I had no idea this was a an actual book, never mind translated and available in Penguin classic format! Having loved the camp TV series made in China and shown on UK TV in the late 1970s when i was a child I could not resist reading it. I am very glad I did. As we Buddhists will tell you, it is very difficult to describe the indescribable but I will try. First of all life is humourous, the best part of life is laughter, and this book has plenty of that, and what is more uses it as a gentle didact I had no idea this was a an actual book, never mind translated and available in Penguin classic format! Having loved the camp TV series made in China and shown on UK TV in the late 1970s when i was a child I could not resist reading it. I am very glad I did. As we Buddhists will tell you, it is very difficult to describe the indescribable but I will try. First of all life is humourous, the best part of life is laughter, and this book has plenty of that, and what is more uses it as a gentle didactic tool. Life is also a series of events, some of them make us despair, but there is always a solution, Tripitaka is almost an annoying characterin how he cries at every misfortune on the road, but that is to say we are also whiny and annoying and is to symbolise and recognise the suffering of humanity and the futility of worrying about it. The book is like many books of the west, written a century or so later, a picaresque work, but so much more entertaining, the adventures speed by. It is like a Buddhist "Pilgrims Progress" only with jokes and likability and a message which i prefer to that of Chaucer or Bunyan. It makes a fair stab at Pure land Buddhism, and is inherently Chinese rather than Indian, you can see that with the vein of beauracracy and propriety running right through,Chinese Religions tend to encompass the others, so Confucianism is still there, (in fact I am surprised Li wasn't represented somewhere maybe it was and I missed it) and also with the specific brand of humour. All the hidden as well as glaringly obvious religious messages aside, it is a wonderful story a glorious, ofetn jolly, romp, and I will be reading it to my kids with relish.

  25. 4 out of 5

    Cubex

    This book is a major classic of Chinese literature for good reason: it remains a gripping story with unforgettable characters. Arthur Waley is one of my favorite translators, and the fact that he was a skilled poet in his own right comes through in the simple beauty of the prose. I was a little disappointed to find that the translation skips a number of chapters from the original, but a friend of mine who's a fairly well-known translator of Chinese poetry told me that with a few exceptions, the This book is a major classic of Chinese literature for good reason: it remains a gripping story with unforgettable characters. Arthur Waley is one of my favorite translators, and the fact that he was a skilled poet in his own right comes through in the simple beauty of the prose. I was a little disappointed to find that the translation skips a number of chapters from the original, but a friend of mine who's a fairly well-known translator of Chinese poetry told me that with a few exceptions, the skipped chapters are too "culture-bound" to make much sense to a modern audience. In any case, the plot felt well-paced, and I found the unruly antics of the Monkey King and Pigsy so entertaining that's it was almost a shame to see Tripitaka nudging them toward enlightenment. I'm also a huge fan of two modern books that draw heavily on this story. American Born Chinese is where I heard about this book in the first place, and The Laughing Sutra can almost be read as a sequel if this book leaves you wanting to read more adventures of the Monkey King.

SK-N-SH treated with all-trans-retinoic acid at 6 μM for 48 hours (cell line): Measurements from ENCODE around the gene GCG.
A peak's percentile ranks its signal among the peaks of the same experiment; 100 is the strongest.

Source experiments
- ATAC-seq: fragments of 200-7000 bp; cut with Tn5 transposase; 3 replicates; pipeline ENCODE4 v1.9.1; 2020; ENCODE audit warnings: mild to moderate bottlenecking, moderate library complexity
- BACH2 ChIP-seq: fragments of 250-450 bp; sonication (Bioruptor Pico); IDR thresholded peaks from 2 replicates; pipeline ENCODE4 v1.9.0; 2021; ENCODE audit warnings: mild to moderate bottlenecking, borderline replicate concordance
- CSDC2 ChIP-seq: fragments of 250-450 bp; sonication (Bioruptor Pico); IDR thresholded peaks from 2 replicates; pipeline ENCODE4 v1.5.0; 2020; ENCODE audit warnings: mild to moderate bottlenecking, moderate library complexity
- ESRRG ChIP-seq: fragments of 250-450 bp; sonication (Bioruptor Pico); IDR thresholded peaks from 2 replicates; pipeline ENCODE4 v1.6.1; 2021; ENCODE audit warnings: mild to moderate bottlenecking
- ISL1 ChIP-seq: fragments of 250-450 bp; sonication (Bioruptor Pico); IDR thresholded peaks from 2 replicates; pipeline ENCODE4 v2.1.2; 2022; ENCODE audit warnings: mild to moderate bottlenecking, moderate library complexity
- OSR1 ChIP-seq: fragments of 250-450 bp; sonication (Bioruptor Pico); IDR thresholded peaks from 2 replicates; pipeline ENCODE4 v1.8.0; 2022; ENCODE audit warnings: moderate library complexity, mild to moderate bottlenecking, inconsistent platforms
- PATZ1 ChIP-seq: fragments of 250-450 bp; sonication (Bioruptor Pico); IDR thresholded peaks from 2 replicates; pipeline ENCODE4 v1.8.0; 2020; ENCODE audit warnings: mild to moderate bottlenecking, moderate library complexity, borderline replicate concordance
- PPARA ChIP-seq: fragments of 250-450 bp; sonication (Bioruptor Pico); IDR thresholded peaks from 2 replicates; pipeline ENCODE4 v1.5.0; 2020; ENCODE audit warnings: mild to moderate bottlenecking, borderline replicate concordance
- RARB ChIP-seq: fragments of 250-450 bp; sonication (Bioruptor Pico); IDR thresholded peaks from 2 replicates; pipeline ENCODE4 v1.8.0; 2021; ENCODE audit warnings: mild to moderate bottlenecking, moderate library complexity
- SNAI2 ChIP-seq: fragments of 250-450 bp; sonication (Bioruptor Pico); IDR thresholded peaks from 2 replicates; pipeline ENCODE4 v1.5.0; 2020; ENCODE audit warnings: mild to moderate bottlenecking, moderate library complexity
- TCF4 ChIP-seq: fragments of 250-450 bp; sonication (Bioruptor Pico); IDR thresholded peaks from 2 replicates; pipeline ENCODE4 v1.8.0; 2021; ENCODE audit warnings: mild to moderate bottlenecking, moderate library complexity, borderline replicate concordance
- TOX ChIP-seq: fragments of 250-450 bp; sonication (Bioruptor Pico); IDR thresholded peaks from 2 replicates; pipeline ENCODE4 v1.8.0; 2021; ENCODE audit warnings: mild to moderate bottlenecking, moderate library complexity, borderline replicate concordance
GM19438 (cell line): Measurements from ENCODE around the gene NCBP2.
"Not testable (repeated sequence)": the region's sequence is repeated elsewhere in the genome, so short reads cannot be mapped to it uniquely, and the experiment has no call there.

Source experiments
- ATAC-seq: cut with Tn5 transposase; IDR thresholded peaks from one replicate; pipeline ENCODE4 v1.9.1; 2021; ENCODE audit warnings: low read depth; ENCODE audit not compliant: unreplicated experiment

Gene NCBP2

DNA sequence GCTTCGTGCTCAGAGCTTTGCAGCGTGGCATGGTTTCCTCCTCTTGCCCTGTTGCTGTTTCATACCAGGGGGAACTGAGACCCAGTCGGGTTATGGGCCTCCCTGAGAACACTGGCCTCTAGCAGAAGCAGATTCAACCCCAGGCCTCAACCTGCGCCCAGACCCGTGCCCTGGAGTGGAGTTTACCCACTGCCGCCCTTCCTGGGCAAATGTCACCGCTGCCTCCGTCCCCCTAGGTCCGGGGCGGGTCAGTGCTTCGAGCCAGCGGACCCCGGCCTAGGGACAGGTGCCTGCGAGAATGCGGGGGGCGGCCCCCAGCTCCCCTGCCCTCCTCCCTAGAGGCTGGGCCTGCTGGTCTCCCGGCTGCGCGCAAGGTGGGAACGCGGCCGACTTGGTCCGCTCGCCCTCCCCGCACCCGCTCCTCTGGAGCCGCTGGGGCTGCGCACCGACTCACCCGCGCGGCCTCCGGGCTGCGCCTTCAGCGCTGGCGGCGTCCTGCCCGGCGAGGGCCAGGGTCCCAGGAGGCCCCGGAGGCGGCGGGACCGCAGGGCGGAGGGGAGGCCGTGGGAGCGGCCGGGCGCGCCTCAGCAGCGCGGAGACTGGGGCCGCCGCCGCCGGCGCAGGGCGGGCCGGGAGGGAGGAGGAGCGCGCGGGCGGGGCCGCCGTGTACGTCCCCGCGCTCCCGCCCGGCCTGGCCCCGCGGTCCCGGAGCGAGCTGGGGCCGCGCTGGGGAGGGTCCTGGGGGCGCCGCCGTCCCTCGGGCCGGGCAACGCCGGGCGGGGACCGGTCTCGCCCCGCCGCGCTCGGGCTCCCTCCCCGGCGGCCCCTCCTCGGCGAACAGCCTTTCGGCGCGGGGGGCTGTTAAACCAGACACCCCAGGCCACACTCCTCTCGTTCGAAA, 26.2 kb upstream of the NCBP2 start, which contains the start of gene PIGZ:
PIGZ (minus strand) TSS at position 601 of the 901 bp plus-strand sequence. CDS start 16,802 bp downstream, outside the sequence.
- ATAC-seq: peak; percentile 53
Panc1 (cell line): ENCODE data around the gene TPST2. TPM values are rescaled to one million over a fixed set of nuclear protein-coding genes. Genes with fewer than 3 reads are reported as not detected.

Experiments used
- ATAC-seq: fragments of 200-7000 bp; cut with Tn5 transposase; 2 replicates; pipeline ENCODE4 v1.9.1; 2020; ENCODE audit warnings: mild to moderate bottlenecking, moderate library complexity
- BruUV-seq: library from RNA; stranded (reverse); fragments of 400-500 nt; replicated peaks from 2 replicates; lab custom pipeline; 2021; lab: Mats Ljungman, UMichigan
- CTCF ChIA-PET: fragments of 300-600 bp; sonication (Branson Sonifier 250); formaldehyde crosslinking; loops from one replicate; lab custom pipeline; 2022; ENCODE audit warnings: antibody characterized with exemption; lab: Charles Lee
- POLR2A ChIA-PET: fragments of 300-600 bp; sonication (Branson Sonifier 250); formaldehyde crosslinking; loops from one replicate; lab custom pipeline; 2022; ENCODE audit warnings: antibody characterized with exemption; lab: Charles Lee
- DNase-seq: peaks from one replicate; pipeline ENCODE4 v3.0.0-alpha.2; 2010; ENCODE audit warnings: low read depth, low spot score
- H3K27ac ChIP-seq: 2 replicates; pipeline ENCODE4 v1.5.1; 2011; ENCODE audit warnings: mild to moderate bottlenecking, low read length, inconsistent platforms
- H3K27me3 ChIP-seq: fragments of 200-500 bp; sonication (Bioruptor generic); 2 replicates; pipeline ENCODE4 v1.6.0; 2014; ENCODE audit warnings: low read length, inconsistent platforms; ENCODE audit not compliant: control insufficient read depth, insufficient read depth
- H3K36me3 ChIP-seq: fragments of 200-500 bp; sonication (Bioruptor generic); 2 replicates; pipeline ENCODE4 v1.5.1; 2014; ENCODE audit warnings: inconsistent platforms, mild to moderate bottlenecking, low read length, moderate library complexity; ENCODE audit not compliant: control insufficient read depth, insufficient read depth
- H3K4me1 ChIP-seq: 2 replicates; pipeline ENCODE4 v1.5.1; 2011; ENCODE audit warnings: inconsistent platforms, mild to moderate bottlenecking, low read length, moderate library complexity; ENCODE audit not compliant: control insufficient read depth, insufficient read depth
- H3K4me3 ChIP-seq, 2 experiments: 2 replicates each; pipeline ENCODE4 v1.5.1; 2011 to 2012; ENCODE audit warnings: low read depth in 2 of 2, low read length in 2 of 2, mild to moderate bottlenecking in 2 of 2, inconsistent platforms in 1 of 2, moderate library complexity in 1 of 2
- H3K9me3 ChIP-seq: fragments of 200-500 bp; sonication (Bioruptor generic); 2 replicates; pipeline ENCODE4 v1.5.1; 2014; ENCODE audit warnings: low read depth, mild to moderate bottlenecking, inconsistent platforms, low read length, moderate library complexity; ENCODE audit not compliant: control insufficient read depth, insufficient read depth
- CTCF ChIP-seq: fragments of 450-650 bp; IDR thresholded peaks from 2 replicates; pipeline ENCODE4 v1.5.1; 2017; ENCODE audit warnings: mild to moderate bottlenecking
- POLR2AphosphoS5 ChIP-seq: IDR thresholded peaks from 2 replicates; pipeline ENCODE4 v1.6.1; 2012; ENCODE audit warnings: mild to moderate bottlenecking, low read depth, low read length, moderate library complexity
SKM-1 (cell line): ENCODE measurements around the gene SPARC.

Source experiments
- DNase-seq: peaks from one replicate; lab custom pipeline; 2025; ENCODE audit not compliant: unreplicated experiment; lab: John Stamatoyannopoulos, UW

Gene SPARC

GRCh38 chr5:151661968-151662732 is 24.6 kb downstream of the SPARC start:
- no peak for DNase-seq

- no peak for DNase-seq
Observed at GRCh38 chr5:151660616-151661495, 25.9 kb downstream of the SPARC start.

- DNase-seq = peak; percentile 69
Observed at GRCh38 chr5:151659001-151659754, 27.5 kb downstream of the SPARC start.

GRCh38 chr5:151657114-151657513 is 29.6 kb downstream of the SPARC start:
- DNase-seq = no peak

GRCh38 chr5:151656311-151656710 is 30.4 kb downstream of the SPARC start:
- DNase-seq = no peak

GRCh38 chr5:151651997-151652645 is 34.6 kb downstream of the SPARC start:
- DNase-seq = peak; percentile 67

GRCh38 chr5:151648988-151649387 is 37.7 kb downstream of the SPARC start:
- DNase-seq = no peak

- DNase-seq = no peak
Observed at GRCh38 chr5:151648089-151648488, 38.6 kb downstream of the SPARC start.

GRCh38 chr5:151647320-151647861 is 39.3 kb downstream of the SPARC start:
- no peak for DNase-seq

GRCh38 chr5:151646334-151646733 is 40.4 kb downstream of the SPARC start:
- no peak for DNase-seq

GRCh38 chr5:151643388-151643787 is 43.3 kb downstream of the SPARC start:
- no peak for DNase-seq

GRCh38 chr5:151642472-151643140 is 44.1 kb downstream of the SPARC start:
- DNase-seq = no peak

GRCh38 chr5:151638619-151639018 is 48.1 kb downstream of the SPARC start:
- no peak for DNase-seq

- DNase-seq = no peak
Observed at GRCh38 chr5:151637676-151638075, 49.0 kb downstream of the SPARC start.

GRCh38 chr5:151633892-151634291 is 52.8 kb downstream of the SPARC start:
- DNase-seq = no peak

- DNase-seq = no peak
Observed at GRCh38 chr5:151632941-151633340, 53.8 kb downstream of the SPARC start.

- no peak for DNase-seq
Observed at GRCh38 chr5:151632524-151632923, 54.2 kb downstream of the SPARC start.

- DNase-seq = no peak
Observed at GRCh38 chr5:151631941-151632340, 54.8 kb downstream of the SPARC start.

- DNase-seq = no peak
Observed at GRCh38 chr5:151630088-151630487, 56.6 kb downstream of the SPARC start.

26. 5 out of 5

    shanghao

    Readable introduction to one of the four Chinese literary epics. This one has an interesting preface and serves to give the reader a summarised version of events encountered by the group of protagonists. What it doesn't do is capture the mystic charm of the original text (which admittedly is less accessible to English or casual Mandarin readers), or expound upon the profundity of the journey in its parts. A lot of the scenes ended almost as abruptly as they began and left me with questions hangin Readable introduction to one of the four Chinese literary epics. This one has an interesting preface and serves to give the reader a summarised version of events encountered by the group of protagonists. What it doesn't do is capture the mystic charm of the original text (which admittedly is less accessible to English or casual Mandarin readers), or expound upon the profundity of the journey in its parts. A lot of the scenes ended almost as abruptly as they began and left me with questions hanging by the tip of my tongue. It was 'Sun the Great Sage did this. Then the Master did that. Then such and such happened. Kthxbai.' almost on a loop. The poems were quite skillfully translated though , I must say. Well it's the Year of the Monkey after all, and reading this made me reminisce about the fun TV adaptations I've watched in my childhood. Also what initially piqued my interest was my involvement in translating a mobile game loosely based on the story. Maybe I'll check out more versions or muster up the grit to actually read the original (I merely skimmed the beginning chapters before resting; to say it's overwhelming in its meaning is an understatement) Happy Year of Monkey everyone!

  27. 4 out of 5

    Karen Mosley